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The triple pillar of the world transform'd
Cleo. If it be love indeed, tell me how much?
Cleo. I'll set a bourn + how far to be belov'd. Ant. Then must thou needs find out new heaven, new earth.
Enter an ATTENDANT.
Att. News, my good lord, from Rome-
His powerful mandate to you, Do this, or this:
Char. Is this the man?-Is't you, Sir, that know things?
Sooth. In nature's infinite book of secrecy,
A little I can read.
Alex. Show him your hand.
Ant. How, my love!
Cleo. Perchance,-nay, and most like,
Call in the messengers.-As I am Egypt's queen,
Eno. Bring in the banquet quickly; wine enough, Cleopatra's health to drink.
Char. Good Sir, give me good fortune.
Sooth. I make not, but foresee.
Ant. Let Rome in Tyber melt! and the wide
Of the rang'd empire fall! Here is my space :`
Cleo. Excellent falsehold!
Why did he marry Fulvia, and not love her ?-
Ant. But stirr'd by Cleopatra.—
Now, for the love of Love, ** and her soft hours, Let's not confound the time with conference harsh :
There's not a minute of our lives should stretch Without some pleasure now: What sport tonight?
Cleo. Hear the ambassadors.
Char. Pray then, foresee me one.
Sooth. You shall be yet far fairer than you are.
Iras. No, you shall paint when you are old.
Char. I had rather heat my liver with drinking.
Char. Good now, some excellent fortune ! Let me be married to three kings in a forenoon, and widow them all let me have a child at fifty to whom Herod of Jewry may do homage: find me to marry me with Octavius Cesar, and companion me with my mistress.
Sooth. You shall outlive the lady whom you
Char. O excellent! I love long life better than
Sooth. You have seen and proved a fairer former fortune
Alex. Vex not his prescience: be attentive.
Sooth. You shall be more beloving than be
Than that which is to approach.
Char. Then, belike, my children shall have no names: Pr'ythee, how many boys and wenches must I have?
Ant. Fie, wrangling queen!
Whom every thing becomes, to chide, to laugh,
Sooth. If every of your wishes had a womb, And fertile every wish, a million.
Char. Out fool! I forgive thee for a witch.
Aler. You think none but your sheets are privy to your wishes.
Char. Nay, come, tell Iras her's.
Aler. We'll know all our fortunes.
Eno. Mine, and most of our fortunes, to-night, shall be drunk to bed.
Iras. There's a palm presages chastity, if nothing else.
Char. Even as the overflowing Nilus presageth famine.
Iras. Go, you wild bedfellow, you cannot soothsay.
Char. Nay, if an oily palm be not a fruitful
Dem. I'm full sorry,
That he approves the common liar, + who
SCENE II.-The Same-Another Room.
Char. Lord Alexas, sweet Alexas, most any
Iras. But how, but how? give me particulars.
Iras. Am I not an inch of fortune better than she?
Char. Well, if you were but an inch of fortune better than 1, where would you choose it?
Iras. Not in my husband's nose.
Char. Our worser thoughts heavens mendi Alexas,-come, his fortune, his fortune.-Oh! let him marry a woman that cannot go, sweet Isis, I beseech thee! And let her die too, and give him a worse; and let worse follow worse, till the worst of all follow him laughing to his grave, fifty-fold a cuckold! Good Isis, hear me this prayer, though thou deny me a matter of more weight: good Isis, I beseech thee!
Iras. Amen. Dear goddess, hear that prayer of the people! for, as it is a heart-breaking to see a handsome man loose-wived, so it is a deadly sorrow to behold a foul knave uncuckolded.
Therefore, dear Isis, keep decorum, and fortune him accordingly!
• One of the triumvirs: the three masters of the world.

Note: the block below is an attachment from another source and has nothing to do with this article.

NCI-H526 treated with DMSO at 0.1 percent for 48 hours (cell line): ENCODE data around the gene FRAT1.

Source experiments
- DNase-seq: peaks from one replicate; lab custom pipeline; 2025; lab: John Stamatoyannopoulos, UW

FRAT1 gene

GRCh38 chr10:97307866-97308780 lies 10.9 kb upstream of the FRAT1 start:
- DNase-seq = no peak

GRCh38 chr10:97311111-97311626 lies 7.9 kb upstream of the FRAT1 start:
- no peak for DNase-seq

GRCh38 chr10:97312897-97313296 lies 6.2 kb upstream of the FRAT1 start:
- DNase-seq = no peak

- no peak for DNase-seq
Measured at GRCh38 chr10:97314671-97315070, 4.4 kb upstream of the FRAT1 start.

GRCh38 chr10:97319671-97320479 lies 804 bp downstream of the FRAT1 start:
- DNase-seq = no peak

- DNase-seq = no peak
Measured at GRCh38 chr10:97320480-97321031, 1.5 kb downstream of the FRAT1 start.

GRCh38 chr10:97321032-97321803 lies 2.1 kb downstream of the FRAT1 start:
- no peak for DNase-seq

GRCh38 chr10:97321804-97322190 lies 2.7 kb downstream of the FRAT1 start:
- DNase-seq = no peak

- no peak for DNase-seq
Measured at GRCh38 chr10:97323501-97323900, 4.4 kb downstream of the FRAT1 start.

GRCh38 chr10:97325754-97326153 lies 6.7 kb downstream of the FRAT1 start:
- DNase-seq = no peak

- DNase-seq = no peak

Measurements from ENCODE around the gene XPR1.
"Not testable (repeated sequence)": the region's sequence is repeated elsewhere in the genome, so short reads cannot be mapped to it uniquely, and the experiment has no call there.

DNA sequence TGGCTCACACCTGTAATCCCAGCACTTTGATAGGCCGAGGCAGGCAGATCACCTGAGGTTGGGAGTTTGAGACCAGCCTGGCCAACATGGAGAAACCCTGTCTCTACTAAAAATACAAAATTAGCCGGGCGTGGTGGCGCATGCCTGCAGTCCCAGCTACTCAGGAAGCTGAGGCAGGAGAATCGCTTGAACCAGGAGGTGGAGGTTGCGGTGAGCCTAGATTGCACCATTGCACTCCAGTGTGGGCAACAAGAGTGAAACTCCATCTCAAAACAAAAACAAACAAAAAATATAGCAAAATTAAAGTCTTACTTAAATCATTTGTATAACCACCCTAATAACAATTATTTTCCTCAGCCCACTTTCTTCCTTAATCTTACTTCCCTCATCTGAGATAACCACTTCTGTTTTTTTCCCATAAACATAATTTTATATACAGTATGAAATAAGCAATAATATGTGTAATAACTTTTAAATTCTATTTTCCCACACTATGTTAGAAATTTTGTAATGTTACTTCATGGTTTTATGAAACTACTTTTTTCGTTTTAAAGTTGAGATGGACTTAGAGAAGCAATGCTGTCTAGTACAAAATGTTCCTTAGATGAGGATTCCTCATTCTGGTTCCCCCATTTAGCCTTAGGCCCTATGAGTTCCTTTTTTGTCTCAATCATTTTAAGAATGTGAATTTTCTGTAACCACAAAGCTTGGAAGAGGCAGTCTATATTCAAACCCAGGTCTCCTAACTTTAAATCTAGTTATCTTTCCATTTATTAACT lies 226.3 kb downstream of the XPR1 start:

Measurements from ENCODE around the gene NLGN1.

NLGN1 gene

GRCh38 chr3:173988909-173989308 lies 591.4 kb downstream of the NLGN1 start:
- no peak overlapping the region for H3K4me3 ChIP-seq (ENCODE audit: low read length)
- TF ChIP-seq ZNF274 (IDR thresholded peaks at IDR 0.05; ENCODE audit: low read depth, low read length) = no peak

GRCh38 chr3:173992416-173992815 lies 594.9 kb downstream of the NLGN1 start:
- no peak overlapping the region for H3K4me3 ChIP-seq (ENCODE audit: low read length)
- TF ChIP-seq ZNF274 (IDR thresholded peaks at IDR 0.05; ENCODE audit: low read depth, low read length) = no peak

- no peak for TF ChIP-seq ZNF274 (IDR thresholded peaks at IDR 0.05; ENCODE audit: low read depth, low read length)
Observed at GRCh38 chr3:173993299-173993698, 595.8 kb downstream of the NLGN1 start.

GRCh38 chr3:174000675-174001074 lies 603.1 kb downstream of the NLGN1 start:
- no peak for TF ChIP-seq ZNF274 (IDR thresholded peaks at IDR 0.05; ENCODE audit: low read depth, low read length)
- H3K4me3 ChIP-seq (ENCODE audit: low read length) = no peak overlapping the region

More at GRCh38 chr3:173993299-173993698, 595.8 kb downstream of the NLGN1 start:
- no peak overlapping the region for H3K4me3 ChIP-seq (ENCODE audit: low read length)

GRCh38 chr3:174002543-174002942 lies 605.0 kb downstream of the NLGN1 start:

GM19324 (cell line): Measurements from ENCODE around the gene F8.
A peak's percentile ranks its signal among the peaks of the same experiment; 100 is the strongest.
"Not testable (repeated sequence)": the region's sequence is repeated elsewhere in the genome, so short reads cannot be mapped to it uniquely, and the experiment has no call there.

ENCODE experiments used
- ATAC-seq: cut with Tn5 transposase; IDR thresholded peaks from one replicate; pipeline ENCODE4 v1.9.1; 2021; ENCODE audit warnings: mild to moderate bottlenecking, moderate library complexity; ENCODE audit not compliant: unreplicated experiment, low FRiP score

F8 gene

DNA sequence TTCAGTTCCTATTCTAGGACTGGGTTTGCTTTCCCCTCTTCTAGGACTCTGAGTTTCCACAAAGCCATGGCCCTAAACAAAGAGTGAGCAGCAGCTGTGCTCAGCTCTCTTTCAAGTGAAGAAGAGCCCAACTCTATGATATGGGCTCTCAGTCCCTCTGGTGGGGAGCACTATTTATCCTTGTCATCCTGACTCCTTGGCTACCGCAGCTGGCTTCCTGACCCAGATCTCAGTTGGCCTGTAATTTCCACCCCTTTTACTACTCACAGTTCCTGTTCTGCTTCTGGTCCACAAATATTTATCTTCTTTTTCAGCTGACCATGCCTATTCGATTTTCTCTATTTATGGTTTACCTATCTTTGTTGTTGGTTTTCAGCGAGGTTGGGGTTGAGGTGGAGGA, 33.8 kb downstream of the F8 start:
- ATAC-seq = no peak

Or, of Venus.
Enter ANTONY, with a MESSENGER, and At
Cleo. We will not look upon him: Go with
Mess. Fulvia thy wife first came into the field.
But soon that war had end, and the time's state
Whose better issue in the war, from Italy,
(This is stiff news) hath, with his Parthian force, Extended Asia from Euphrates;
His conquering bauner shook, from Syria
To Lydia, and to lonia;
Ant. Antony, thou would'st say,-
Ant. Speak to me home; mince not the
Name Cleopatra as she's call'd in Rome;
Is as our earing. Fare thee well a while.
1 Att. The man from Sicyon.-Is there such
2 Att. He stays upon your will. Ant. Let him appear,
These strong Egyptian fetters I must break,
Enter another MESSENGER.
Or lose myself in dotage.-What are you?
Ant. 'Would I had never seen her!
Eno. O Sir, you had then left unseen a won
Mess. The nature of bad news infects the derful piece of work; which not to have been blessed withal, would have discredited your
Ant. When it concerns the fool or coward.-travel.
There's a great spirit gone! Thus did I desire it:
2 Mess. In Sicyon :
Her length of sickness, with what else more seriImporteth thee to know, this bears. [ous [Gives a letter. [Exit MESSENGER.
Ant. Forbear me.
The opposite of itself: she's good, being gone;
By some read minds.
Tilling, plowing: prepares us to produce good seed.
I must from this enchanting queen break off;
Eno. What's your pleasure, Sir ?
Eno. Why, Sir, give the gods a thankful sacrifice. When it pleaseth their deities to take the wife of a man from him, it shows to man the tailors of the earth; comforting therein, that when old robes are worn out, there are members to make new. If there were no more women but Fulvia, then had you indeed a cut, and the case ge- to be lamented: this grief is crowned with consolation-your old smock brings forth a new petticoat :-and indeed the tears live in an onion, that should water this sorrow.
Eno. Why, then, we kill all our women: We see how mortal an unkindness is to them; if they suffer our departure, death's the word. Ant. I must be gone.
Eno. Under a compelling occasion, let women die: It were pity to cast them away for nothing: though, between them and a great cause, they should be esteemed nothing. Cleopatra, catching but the least noise of this, dies instantly: I have seen ber die twenty times upon far poorer moment: I do think there is inettle in death, which commits some loving act upon her, she hath such a celerity in dying.